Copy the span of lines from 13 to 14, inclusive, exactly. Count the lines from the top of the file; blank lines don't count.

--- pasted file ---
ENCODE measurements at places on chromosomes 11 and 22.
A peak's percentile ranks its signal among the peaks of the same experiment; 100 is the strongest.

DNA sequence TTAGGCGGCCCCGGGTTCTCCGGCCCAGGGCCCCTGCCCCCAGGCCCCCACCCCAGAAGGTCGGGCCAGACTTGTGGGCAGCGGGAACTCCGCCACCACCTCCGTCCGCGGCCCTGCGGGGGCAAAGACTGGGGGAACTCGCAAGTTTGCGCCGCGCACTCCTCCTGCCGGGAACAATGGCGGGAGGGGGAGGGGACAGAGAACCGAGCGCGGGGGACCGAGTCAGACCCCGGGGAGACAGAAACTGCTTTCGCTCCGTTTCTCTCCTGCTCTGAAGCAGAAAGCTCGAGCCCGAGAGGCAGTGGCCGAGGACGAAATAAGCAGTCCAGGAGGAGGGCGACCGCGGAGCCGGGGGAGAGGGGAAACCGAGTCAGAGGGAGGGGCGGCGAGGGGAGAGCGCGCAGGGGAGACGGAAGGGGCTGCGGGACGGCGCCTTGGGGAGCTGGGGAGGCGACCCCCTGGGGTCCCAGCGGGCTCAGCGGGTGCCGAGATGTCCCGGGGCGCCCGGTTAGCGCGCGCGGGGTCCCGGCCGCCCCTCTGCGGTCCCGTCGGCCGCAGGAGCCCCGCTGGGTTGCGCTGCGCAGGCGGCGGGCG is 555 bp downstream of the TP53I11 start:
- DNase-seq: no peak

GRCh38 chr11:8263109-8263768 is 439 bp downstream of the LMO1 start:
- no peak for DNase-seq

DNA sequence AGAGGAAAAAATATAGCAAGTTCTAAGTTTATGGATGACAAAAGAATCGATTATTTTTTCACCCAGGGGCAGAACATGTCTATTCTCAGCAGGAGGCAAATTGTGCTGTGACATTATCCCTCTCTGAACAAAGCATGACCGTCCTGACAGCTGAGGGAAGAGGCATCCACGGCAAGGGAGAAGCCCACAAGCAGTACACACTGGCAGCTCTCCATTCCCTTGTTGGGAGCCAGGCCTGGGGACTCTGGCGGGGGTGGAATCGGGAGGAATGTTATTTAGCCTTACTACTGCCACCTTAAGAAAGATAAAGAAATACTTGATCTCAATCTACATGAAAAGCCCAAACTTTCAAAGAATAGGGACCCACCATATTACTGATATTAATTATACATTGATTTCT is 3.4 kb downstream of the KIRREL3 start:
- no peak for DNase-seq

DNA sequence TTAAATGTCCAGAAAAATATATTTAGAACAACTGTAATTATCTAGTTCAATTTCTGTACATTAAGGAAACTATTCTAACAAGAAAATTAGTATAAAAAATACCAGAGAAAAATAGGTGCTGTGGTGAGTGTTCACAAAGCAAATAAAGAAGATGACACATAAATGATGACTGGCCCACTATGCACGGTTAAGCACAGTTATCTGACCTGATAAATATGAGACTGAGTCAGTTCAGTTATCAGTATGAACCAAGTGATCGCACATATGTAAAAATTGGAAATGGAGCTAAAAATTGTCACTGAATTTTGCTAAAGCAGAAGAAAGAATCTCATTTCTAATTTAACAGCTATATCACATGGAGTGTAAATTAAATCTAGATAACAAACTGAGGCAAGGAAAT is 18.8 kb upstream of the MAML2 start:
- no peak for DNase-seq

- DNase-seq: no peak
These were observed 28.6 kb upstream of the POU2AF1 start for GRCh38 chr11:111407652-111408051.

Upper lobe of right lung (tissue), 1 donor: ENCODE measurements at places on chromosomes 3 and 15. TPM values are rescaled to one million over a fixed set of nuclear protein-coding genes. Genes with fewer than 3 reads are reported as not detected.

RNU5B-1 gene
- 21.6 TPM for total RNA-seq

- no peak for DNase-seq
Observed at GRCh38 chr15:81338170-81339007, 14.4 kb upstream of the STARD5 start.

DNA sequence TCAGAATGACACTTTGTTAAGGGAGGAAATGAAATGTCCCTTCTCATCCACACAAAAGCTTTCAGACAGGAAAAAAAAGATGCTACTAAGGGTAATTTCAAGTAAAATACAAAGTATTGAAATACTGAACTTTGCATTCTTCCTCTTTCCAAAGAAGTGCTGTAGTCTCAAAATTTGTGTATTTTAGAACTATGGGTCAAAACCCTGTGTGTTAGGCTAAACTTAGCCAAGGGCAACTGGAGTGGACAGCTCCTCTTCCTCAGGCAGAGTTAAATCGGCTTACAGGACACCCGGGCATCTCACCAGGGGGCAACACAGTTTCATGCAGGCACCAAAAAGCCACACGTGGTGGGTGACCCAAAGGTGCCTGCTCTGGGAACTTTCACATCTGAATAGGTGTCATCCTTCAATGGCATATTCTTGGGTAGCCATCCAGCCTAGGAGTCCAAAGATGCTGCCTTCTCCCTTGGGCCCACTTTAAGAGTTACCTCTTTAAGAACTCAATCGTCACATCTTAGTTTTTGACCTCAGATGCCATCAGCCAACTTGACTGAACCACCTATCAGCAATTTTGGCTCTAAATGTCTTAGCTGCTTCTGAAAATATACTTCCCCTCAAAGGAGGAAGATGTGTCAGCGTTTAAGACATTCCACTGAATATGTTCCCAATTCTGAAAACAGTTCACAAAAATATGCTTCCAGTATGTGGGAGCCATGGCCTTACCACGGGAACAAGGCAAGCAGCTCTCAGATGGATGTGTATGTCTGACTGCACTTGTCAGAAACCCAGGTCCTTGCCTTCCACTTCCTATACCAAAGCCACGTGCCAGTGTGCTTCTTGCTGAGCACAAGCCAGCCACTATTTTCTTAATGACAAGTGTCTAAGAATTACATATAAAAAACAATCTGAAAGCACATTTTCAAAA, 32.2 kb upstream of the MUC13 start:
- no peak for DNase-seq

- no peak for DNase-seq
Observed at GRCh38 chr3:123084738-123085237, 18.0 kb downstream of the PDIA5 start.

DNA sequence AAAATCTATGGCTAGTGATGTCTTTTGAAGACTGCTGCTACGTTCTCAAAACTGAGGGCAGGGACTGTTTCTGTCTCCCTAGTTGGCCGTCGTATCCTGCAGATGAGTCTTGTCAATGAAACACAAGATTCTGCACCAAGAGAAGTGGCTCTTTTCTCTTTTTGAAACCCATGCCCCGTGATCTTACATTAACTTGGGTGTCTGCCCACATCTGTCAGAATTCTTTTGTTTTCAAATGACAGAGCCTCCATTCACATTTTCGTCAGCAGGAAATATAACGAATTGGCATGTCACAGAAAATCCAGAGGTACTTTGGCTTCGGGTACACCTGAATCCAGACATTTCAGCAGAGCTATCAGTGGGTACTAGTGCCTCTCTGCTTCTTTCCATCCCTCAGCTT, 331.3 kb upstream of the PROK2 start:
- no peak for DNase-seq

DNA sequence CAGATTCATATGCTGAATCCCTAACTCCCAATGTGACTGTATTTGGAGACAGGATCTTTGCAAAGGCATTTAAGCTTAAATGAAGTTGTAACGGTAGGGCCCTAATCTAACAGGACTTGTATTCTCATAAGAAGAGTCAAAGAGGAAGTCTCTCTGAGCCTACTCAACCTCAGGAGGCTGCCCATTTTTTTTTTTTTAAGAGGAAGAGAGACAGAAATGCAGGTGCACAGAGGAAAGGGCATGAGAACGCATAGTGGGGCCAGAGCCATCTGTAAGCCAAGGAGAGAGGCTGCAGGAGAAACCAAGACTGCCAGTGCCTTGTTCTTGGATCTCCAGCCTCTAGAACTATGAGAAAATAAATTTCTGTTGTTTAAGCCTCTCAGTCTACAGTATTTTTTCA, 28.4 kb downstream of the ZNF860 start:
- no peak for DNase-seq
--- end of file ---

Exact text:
Upper lobe of right lung (tissue), 1 donor: ENCODE measurements at places on chromosomes 3 and 15. TPM values are rescaled to one million over a fixed set of nuclear protein-coding genes. Genes with fewer than 3 reads are reported as not detected.

RNU5B-1 gene